The Valle Zone was very good to us. The highlight was our visit to the cliffs where Red-fronted Macaws and the soon-to-be-split (from Monk) Cliff Parakeets nest. The whole area was extremely birdy, especially from our picnic breakfast spot by the river bed, where all sorts of birds came to bathe and forage, among them a Tawny-headed Swallow, White-tipped Plantcutter, Green Kingfisher, White-fronted Woodpecker, and Cliff Flycatcher. A low, perched Black-chested Buzzard-Eagle was memorable, and flocks of Bolivian Blackbirds meant that we wouldn’t have to look so hard for them near Cochabamba. The Andean Tinamous at our picnic lunch spot were also unforgettable, one freezing as if it was certain we couldn’t see it. We finished birding the dry area with a Bolivian Earthcreeper, followed by a puzzling butterfly that represents either the first Bolivian record of the little-known metalmark Zabuella tenellus or an undescribed second species of what is otherwise known as a monotypic genus. We also made a quick visit to the cloud forest of Siberia, where we had surprising success at seeing Trilling Tapaculo, Light-crowned Spinetail, Pale-legged Warbler, Pearled Treerunner, Montane Woodcreeper, Mountain Wren, the amazing Olive-crowned Crescentchest, Fulvous-headed Brush-Finch, and a handsome Black-and-rufous Warbling-Finch.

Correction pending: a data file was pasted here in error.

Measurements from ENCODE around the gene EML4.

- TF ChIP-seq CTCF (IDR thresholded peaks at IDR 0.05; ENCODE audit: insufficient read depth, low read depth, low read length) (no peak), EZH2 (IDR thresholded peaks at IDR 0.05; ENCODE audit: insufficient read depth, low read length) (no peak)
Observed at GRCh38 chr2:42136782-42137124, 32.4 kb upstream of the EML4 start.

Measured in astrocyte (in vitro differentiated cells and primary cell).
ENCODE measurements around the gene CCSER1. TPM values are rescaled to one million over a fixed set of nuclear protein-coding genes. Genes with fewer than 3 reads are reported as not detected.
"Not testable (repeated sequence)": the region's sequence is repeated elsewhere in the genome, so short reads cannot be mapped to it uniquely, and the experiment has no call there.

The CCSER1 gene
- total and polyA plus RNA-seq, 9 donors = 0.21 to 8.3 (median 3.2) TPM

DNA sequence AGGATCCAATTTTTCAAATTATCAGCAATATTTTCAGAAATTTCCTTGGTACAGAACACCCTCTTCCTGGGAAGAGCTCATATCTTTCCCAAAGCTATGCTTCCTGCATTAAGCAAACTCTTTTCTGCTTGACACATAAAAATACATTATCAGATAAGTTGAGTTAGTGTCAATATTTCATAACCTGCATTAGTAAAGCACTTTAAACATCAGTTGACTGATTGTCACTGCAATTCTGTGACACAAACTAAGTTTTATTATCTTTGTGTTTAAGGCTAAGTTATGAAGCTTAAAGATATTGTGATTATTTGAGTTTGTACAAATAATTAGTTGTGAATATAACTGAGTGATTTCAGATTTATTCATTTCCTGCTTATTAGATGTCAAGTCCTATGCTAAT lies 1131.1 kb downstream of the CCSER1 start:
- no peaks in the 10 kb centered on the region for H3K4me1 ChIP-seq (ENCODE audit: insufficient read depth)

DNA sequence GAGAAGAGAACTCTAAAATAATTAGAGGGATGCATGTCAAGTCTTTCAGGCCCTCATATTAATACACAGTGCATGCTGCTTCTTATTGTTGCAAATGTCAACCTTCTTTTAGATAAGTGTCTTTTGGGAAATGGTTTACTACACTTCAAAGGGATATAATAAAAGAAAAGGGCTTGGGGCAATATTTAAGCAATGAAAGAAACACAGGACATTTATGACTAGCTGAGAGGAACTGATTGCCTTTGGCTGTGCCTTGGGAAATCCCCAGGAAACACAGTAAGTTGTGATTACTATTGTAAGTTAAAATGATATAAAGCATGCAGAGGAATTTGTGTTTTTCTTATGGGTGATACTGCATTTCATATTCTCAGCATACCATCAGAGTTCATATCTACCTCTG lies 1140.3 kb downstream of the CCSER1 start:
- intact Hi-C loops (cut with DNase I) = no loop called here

Our transition to the Amazonian lowlands started with some birding by our hotel north of Santa Cruz, where a Green Ibis foraged on the lawn, Collared Arcaris and Chestnut-fronted Macaws foraged in the trees, a pair of Whistling Herons adorned the office building, and a pair of Chestnut-backed Antshrikes boldly came out of the undergrowth. Another highlight here was a troupe of active Black-tailed Marmosets scurrying down cecropia branches. A short stop at a wetland netted us some close Hoatzins, Orange-backed Troupial, and a surprise flock of Velvet-fronted Grackles. One roadside stop resulted in our only Black-caped Donacobius, while another was a chance to compare Rusty-margined Flycatcher with Social; we also had our best views of Plain Tyrannlulet and our only Yellow-crowned Tyrannulet and Southern Scrub-Flycatcher.